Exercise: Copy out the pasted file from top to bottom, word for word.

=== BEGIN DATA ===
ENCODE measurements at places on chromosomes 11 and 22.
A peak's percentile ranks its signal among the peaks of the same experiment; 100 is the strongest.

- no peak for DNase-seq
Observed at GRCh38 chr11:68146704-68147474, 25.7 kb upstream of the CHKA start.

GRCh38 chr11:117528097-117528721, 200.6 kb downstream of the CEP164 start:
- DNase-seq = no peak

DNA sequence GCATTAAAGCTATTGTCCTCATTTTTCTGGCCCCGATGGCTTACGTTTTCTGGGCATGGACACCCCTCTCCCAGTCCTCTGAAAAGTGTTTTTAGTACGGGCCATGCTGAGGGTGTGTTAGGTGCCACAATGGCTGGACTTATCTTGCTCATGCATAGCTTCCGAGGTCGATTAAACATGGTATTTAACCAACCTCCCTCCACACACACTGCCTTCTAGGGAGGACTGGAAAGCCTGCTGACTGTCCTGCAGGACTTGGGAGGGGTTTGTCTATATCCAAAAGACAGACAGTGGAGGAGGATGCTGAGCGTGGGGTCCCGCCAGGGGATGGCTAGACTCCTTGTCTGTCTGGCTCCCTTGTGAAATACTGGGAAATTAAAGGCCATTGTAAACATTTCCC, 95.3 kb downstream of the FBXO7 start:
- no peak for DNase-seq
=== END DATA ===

ENCODE measurements at places on chromosomes 11 and 22.
A peak's percentile ranks its signal among the peaks of the same experiment; 100 is the strongest.

- no peak for DNase-seq
Observed at GRCh38 chr11:68146704-68147474, 25.7 kb upstream of the CHKA start.

GRCh38 chr11:117528097-117528721, 200.6 kb downstream of the CEP164 start:
- DNase-seq = no peak

DNA sequence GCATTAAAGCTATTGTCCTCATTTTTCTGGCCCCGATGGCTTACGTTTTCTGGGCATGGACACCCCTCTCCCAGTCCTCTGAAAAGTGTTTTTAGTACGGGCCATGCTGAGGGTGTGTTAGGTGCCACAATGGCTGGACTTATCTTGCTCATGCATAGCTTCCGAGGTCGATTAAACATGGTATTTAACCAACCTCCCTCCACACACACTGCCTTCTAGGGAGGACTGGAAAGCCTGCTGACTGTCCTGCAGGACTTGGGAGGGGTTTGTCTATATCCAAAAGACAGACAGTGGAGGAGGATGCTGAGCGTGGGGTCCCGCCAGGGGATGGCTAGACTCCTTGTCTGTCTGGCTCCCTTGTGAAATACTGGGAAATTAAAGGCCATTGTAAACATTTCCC, 95.3 kb downstream of the FBXO7 start:
- no peak for DNase-seq